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The Science of Werewolves

Part I

Compared with vampires and zombies, werewolves are poorly understood. They live an isolated existence and have such refined senses that observing them in the wild is impossible. Watching them in captivity is futile too, as every werewolf ever captured for research purposes has died within one week of capture. Much of what we know about the biology of werewolves comes from post-mortem examination of werewolf tissue and anatomy. Unfortunately, werewolf research ground to a halt after the FVZA was disbanded in 1975, so the current knowledge comes from a time when genetic research was less advanced.

The lupine parvovirus
magnified 225,000 times

The Virus

Wolves are natural hosts for the lupine parvovirus, or LPV, the virus responsible for werewolves. The virus contains two mutations that distinguish it from other parvoviruses. Wolves transmit the virus to humans through a bite, and so werewolf occurences closely mirror wolf populations. Hunters and fur trappers have always been common victims. There is a fear that wolf recovery programs in the United States will result in an increase of werewolves, especially in suburban areas.

As you may know, a virus is a protein shell that attaches itself to a cellular membrane and injects its genetic material into the cell. In effect, the virus takes over the cell and uses it as a factory for viral proteins. LPV is different from most viruses in that it doesn't destroy its host organism; rather, it transforms it.

Transformation

The transformation of a human being to a werewolf shares some similarities with that of vampires and zombies. After infection, there is a period of high fever, chills and other flu-like symptoms. The victim is likely to experience extreme thirst as well. These symptoms last approximately 48 hours. Unlike people infected with vampiric virus or zombie virus, werewolf victims do not ever slip into a coma.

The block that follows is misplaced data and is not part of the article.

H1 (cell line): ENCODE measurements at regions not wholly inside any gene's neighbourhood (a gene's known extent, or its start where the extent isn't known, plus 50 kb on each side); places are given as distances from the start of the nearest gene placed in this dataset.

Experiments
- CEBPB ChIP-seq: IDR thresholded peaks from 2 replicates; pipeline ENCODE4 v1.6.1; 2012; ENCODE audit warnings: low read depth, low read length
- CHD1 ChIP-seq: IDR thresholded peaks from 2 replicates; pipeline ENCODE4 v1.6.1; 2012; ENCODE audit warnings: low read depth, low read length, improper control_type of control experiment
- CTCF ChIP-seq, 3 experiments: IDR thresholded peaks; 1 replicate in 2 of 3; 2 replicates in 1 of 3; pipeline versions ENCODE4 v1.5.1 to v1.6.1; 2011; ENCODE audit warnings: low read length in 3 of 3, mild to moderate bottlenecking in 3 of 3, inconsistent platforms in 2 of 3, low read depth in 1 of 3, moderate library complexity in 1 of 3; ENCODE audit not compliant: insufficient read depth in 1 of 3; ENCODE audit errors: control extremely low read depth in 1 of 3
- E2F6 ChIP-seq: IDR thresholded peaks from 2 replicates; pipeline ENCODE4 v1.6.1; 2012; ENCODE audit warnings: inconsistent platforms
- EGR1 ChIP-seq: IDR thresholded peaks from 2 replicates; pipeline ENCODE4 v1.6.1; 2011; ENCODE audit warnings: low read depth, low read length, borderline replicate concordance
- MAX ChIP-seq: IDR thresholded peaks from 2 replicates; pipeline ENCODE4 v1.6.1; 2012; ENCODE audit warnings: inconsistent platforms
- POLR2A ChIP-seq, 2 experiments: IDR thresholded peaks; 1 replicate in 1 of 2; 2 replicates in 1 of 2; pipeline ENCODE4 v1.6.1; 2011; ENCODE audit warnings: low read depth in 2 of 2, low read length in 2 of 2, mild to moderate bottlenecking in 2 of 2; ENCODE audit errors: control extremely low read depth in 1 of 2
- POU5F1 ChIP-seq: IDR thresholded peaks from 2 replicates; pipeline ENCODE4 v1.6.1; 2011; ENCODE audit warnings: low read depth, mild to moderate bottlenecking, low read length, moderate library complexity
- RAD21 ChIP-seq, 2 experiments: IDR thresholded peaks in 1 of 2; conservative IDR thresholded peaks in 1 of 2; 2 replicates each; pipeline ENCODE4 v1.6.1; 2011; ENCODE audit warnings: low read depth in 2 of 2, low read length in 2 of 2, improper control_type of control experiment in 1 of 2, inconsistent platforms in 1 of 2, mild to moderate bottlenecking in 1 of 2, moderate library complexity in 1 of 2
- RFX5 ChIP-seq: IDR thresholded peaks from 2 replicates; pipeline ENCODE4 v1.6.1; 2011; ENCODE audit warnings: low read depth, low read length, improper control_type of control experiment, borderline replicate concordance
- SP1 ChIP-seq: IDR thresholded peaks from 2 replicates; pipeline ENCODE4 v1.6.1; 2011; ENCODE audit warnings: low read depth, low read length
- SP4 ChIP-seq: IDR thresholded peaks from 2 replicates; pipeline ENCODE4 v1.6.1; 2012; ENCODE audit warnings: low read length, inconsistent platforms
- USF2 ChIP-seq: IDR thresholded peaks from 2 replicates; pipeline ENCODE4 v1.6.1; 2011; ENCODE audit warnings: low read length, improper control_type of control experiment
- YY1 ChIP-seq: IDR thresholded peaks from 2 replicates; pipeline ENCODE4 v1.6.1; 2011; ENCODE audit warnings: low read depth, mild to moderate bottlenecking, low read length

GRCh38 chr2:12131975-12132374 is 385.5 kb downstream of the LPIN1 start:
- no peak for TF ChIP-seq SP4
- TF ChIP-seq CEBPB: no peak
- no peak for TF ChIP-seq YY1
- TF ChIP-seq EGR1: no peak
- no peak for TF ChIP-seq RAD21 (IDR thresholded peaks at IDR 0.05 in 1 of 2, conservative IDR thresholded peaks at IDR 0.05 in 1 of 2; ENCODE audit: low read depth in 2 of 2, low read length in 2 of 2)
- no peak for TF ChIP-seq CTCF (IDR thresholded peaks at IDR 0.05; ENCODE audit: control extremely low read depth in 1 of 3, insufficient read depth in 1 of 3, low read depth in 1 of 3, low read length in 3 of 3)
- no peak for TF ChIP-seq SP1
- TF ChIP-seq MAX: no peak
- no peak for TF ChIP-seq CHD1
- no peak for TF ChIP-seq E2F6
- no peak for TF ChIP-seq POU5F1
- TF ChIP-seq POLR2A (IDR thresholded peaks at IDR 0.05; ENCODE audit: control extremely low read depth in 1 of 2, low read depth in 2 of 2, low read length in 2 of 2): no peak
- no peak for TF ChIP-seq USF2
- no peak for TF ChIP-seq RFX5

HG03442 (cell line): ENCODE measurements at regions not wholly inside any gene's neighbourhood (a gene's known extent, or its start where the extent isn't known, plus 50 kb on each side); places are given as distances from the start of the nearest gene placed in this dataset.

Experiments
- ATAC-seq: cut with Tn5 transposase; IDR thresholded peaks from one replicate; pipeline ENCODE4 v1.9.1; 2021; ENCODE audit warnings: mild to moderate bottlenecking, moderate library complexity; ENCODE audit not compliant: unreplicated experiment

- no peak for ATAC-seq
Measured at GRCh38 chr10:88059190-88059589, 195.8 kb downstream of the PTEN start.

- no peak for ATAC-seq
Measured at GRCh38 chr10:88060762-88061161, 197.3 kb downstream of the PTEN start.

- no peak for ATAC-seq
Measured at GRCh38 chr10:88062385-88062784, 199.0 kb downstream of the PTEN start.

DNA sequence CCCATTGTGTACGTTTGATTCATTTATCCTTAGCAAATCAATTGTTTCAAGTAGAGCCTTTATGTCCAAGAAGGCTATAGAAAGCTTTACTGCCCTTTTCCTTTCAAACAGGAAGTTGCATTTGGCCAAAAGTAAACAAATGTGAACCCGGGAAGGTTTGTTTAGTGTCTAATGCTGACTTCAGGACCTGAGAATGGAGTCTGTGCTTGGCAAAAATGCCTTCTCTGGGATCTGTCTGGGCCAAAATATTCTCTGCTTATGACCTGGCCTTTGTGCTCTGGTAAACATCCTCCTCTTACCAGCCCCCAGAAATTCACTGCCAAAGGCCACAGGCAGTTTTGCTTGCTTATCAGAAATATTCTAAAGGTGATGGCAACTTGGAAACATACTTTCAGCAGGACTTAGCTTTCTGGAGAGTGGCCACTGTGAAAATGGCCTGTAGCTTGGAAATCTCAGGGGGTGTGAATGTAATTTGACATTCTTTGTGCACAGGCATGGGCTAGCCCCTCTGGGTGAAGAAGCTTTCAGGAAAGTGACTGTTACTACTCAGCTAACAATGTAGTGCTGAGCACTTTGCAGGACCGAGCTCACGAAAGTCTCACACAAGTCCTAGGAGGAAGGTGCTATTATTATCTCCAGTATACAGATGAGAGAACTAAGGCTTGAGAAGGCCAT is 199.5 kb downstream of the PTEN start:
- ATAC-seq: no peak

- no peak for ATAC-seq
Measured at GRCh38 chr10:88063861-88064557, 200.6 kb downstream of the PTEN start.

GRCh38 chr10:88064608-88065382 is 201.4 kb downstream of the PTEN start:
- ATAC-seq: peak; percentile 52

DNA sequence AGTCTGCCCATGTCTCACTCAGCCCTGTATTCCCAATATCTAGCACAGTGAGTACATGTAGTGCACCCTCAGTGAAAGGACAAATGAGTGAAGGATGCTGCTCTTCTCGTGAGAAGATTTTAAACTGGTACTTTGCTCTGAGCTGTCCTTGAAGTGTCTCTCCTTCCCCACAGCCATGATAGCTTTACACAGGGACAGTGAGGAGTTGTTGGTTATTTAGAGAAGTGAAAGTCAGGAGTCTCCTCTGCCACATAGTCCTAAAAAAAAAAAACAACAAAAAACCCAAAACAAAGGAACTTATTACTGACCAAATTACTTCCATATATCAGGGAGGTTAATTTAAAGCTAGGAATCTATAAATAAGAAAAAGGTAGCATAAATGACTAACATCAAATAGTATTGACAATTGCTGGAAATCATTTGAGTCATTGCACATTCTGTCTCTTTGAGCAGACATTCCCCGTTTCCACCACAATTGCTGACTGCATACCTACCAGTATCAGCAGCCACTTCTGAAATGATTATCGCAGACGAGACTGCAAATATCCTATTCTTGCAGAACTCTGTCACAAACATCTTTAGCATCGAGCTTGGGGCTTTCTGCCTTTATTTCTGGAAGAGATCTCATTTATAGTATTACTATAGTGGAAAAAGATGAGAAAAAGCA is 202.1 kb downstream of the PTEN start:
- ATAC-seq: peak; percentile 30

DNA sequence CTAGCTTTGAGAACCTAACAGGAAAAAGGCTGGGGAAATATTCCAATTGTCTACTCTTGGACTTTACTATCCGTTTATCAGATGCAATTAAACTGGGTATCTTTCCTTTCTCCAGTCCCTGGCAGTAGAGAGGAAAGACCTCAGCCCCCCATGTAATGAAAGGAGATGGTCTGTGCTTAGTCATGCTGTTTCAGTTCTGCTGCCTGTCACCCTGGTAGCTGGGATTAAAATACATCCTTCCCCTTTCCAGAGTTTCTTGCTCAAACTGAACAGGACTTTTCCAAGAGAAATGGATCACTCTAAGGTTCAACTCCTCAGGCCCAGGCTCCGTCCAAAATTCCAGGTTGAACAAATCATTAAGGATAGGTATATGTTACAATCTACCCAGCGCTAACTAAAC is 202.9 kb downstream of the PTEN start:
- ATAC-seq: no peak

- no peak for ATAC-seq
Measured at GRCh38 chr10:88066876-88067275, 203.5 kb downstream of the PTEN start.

A person infected with LPV comes out of the fever in a highly dangerous state. The victim will display fierce aggression and bloodlust. Their communication degrades into grunts, growls and hisses. They will make great efforts to flee the company of humans and complete their transformation in a more secluded area, such as a forest, a sewer or an abandoned structure.

The werewolf's profile (center) is closer to
that of a wolf (left) than a human (right)
The physiological transformation to werewolf begins approximately one week after infection, as the virus essentially takes over the body's process of cellular differentiation. The viral DNA selectively turns on and off certain parts of the human genome based on the final design of the organism. Bone growth occurs at the skull and along the spinal column. The torso becomes elongated and the bones and musculature of the pelvic and shoulder girdle expand. Coarse hair will grow all over the victim's body. There are numerous other significant physical changes: hands become paws, fingernails become claws, the jaws and teeth take on a lupine appearance and the eyes develop a yellow hue and the pupils become narrow.

The full transformation from human to werewolf takes up to six weeks to complete. At the end of the process, the werewolf will walk and run on all fours. Werewolves can continue to grow during the first years after transformation, especially when the food supply is abundant.


Go to: Werewolf Behavior

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